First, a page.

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TWM Archaeology



Beakers are one of the most well known forms of prehistoric pot in Britain. Originating from Continental Europe, it used to be thought that Beakers were brought to Britain by Continental immigrants, but it is now thought that it was just the ideas behind Beakers that spread, not the people themselves. Beakers tend to be found in graves, often with other special objects such as gold ear-rings and flint tools, and they were originally interpreted as drinking vessels, which is how they got their name.

Beaker from Druridge Bay, Northumberland


There is a great deal of variety in the types of Beakers found in Britain. Traditionally, Beakers are viewed as being well-made pots, but this isn’t always the case, with many badly made Beakers in existence. Beakers do, however, tend to have an ‘S’ shaped profile, and are often thin-walled.


Beaker from Plenmellor Common, Northumberland Beaker from Horton Castle, Northumberland Beaker from Bellingham, Northumberland Beaker from Huntlaw, Northumberland Beaker from Blaydon, Tyne and Wear Beaker from Seahouses, Northumberland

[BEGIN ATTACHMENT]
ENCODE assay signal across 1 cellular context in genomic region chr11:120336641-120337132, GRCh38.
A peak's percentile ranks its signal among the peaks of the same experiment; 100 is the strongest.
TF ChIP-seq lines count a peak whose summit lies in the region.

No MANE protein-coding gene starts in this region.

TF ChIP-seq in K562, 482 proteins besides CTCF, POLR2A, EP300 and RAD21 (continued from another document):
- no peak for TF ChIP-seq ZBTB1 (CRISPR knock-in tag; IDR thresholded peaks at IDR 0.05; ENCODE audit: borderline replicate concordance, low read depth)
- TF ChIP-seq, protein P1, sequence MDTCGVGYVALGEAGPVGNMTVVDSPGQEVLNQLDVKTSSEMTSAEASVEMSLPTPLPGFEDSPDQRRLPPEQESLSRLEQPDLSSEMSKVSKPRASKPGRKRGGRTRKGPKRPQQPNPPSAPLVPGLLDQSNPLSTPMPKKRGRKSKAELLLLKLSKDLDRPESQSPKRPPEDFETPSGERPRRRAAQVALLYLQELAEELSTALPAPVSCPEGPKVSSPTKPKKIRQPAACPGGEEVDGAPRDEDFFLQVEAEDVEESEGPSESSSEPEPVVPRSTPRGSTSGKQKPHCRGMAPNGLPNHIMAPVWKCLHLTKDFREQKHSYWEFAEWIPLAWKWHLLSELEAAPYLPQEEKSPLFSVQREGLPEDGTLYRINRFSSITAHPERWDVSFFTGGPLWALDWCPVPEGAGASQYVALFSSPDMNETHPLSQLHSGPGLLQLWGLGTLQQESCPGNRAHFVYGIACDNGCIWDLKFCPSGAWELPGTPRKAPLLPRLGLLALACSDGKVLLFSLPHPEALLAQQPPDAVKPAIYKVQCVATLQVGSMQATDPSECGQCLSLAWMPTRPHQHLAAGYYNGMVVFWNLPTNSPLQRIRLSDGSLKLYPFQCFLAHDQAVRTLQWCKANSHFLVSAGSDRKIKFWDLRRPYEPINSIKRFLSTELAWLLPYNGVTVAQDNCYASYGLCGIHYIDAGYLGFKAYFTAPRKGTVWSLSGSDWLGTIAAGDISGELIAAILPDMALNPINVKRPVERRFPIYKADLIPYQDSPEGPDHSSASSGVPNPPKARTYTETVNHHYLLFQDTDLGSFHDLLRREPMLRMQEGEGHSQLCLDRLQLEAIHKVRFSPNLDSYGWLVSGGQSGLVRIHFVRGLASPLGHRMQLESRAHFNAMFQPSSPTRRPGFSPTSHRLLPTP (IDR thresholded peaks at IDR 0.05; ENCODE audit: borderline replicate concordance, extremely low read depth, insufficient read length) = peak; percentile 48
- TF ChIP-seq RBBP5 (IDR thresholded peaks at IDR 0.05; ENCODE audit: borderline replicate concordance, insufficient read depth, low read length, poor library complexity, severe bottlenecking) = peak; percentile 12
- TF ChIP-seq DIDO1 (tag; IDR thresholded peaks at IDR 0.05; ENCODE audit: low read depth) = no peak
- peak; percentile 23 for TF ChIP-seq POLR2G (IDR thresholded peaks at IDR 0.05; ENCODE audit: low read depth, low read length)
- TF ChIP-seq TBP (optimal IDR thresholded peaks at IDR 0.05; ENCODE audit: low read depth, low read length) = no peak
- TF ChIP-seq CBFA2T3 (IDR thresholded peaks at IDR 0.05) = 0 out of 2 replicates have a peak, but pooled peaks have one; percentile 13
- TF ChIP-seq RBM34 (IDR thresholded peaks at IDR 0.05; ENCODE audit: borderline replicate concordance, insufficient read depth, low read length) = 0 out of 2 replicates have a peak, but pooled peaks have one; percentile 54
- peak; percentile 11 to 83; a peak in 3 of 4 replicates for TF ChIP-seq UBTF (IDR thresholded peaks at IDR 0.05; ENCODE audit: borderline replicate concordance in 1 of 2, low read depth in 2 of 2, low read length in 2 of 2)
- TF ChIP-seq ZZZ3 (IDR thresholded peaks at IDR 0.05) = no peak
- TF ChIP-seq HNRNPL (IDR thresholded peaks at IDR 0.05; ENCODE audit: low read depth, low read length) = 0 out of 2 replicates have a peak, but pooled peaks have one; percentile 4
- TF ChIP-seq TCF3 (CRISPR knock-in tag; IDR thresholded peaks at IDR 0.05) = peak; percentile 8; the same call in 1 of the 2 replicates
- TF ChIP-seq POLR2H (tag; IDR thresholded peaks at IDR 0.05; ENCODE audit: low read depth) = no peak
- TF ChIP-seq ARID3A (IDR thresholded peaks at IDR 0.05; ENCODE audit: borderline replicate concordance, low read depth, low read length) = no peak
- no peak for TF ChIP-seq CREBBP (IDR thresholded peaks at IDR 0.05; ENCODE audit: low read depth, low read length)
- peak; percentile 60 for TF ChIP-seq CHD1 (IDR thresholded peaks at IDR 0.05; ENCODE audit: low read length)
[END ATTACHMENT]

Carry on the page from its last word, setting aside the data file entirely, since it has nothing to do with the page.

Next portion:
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A selection of Beakers from the north east can be seen here, demonstrating the diversity of forms present in the archaeological record. In the past, archaeologists have attempted to categorise this wide variety, resulting in some very complex type series. However, these are not very useful for understanding Beakers, particularly in north east England. Some terms are useful for describing Beakers though, for example short-necked Beakers, (for example the Beaker from Blaydon), long-necked Beakers (for example the Beaker from Seahouses) and all-over-corded (or combed) Beakers (for example the Beaker from Plenmellor Common). These terms refer to the shape of the pot or its decoration.

The range of decoration on Beakers is diverse. Whilst it is true that many pots were profusely decorated with complex designs, many were not. Very simple pots, with simple fingernail decoration, such as the one from Huntlaw were also made. Beaker decoration is usually characterised by the use of geometric motifs and made full use of twisted cord and comb impression. Decoration could cover the whole body of the pot (for example the Plenmellor Common pot), or could occur in zones (for example on the Bellingham and Blaydon pots). Whilst some pots were carefully decorated in great detail (such as the Seahouses pot), some appear to be a little more carelessly decorated, as on the Horton Castle vessel.



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